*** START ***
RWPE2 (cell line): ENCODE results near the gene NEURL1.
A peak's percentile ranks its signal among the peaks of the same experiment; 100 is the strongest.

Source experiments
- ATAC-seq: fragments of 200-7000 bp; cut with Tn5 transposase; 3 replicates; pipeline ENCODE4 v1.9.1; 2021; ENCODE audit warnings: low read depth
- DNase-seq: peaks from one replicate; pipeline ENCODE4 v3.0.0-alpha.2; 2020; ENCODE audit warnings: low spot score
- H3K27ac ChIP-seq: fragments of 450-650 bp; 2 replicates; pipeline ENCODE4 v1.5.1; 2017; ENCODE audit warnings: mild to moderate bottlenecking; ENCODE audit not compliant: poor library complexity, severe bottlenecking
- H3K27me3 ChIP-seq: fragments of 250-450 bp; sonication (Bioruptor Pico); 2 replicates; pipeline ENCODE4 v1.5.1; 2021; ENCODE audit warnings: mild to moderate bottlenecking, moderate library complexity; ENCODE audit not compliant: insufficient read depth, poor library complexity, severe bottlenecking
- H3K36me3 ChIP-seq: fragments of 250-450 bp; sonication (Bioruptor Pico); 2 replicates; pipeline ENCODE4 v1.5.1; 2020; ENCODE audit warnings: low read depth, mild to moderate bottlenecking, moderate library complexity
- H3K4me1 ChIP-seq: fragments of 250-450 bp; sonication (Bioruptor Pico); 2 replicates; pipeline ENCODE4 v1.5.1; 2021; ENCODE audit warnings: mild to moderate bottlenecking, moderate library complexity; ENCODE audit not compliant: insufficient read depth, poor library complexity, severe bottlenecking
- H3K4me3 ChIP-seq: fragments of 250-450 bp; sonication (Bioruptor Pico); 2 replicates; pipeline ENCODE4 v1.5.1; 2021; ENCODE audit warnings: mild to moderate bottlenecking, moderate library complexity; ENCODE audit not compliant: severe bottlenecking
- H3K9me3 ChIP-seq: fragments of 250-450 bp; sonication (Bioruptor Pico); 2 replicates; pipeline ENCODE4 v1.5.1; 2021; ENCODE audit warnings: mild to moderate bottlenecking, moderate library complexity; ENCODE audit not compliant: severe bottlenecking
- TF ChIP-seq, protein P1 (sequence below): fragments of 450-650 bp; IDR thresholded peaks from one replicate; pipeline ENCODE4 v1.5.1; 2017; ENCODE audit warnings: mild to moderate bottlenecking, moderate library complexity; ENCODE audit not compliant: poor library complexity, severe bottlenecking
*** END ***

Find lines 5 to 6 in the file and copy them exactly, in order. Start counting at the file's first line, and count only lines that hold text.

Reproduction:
- DNase-seq: peaks from one replicate; pipeline ENCODE4 v3.0.0-alpha.2; 2020; ENCODE audit warnings: low spot score
- H3K27ac ChIP-seq: fragments of 450-650 bp; 2 replicates; pipeline ENCODE4 v1.5.1; 2017; ENCODE audit warnings: mild to moderate bottlenecking; ENCODE audit not compliant: poor library complexity, severe bottlenecking